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Making Some Headway

Fun-Loving Heinle Grows Into Pivotal Role for Northridge


Watch it, Brian Heinle. The last thing you need is a swollen head.

So, you are the marquee player for the Big Sky Conference preseason favorite. And you're cover boy of the Cal State Northridge men's basketball media guide.

The Matadors' court jester. A 6-foot-9 center of attention. A bona fide Big Man on Campus--even if it is only little ol' Northridge.

"Remember," Heinle said. "There are 28,000 students who don't come to our games."

Just stay focused, stay healthy and work on that inside game, Brian. And beware of overhead objects.

Moments after perhaps the biggest victory in Northridge history last season, a 79-77 squeaker at Oregon, Heinle was having his scalp stitched after whacking his head against a heating duct in the cramped locker room of ancient MacArthur Court.

Had the mishap not resulted in a pool of blood and genuine concern among coaches, it might have made for laughs. After all, here was Heinle, the guy who usually keeps everybody else in stitches, under the needle while the team celebrated.

Northridge took care of the Ducks, but it was Heinle who forgot to . . . heh, heh, heh.

"I bang my head, probably, twice a day," Heinle said. "Doorways. It happens to me a lot."

Fortunately, the wound wasn't serious. And Heinle didn't miss a game en route to averaging a team-high 14.6 points and earning all-conference honors.

"I'd thought we lost him," assistant Mike Johnson said. "I was standing right next to him when it happened. I didn't see it but I turned around and he was holding his head. His comment was, 'Carnage!' "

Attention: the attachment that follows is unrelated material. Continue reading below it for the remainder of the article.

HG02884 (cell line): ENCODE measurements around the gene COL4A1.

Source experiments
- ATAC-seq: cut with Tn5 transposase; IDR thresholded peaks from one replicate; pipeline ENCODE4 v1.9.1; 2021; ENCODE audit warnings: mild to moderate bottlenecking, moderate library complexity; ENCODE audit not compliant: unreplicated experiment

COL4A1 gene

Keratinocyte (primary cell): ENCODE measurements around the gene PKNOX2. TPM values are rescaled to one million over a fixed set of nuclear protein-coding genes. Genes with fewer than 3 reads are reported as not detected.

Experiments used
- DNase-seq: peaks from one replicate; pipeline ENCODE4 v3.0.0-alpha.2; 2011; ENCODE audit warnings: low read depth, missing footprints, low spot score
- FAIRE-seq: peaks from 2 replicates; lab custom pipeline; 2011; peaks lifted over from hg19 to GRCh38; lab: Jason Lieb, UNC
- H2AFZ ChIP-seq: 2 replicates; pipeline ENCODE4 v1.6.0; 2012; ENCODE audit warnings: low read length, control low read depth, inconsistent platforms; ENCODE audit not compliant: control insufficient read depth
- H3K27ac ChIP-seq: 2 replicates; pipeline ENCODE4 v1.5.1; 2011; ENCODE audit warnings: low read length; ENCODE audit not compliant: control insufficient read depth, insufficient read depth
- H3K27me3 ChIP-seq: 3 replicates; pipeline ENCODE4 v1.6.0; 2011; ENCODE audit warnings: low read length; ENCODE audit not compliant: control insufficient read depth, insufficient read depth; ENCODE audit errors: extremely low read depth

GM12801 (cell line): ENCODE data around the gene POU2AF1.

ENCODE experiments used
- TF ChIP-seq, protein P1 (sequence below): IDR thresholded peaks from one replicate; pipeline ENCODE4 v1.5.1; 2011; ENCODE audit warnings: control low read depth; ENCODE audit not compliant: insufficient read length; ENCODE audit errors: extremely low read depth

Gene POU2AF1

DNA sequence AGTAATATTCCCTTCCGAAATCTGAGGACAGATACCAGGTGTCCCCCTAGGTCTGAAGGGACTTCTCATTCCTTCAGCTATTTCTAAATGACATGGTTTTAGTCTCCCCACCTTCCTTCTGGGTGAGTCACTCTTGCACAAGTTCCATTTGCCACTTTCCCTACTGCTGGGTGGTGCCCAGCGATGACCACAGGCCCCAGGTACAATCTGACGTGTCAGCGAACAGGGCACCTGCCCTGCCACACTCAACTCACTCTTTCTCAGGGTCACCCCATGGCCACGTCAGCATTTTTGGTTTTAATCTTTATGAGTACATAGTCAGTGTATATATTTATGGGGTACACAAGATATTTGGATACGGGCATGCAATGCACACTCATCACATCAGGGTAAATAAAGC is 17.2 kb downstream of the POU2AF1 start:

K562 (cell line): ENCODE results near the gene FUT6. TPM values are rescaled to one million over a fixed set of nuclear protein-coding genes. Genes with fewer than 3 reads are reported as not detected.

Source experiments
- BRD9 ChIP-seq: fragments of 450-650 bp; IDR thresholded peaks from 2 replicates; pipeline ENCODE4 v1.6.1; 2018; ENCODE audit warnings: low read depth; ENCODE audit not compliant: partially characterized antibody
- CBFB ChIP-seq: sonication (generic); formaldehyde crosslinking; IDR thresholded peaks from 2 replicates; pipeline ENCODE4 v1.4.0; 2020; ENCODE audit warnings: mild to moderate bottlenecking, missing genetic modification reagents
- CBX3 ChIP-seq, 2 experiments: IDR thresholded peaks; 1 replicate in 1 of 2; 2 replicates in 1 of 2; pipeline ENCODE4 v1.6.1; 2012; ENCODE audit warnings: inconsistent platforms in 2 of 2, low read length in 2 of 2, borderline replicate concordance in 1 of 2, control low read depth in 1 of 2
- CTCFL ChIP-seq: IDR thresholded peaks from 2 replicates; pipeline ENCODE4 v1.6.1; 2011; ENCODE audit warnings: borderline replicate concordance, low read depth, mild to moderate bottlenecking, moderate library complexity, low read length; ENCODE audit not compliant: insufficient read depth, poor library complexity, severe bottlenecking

Here's hoping that doesn't happen this season. But don't expect Heinle's ego to expand, either.

Northridge (1-0) will be center stage tonight against UCLA at Pauley Pavilion in a game televised by Fox Sports West 2. For the Matadors and Heinle, a senior from Eugene, Ore., in his fourth season, the game will provide a formidable challenge and chance for Heinle to hone his inside moves and leadership skills.

Despite unprecedented preseason plaudits bestowed on the Matadors, including a unanimous choice to finish first in the Big Sky, they strive to stick to business when it comes to basketball. That is especially true of Heinle, who continues to strengthen his physique.

Versatile and athletic, Heinle poses problems for defenders because of his agility inside and ability to connect from three-point range.

Heinle has made 37 three-point baskets in each of the last two seasons and his career percentage from behind the arc is 35.4. But he could stand to increase his career rebounding average of 5.7.

"He's come a long way since he's been here," Northridge Coach Bobby Braswell said. "He was 6-9, about 185 [pounds] then. Now, he can be a strong force inside when he puts his mind to it."

Heinle added 10 pounds during the off-season and weighs about 240. He will need to flex his muscles for the Matadors, who lost forwards Hewitt Rolle and Andre Larry to graduation.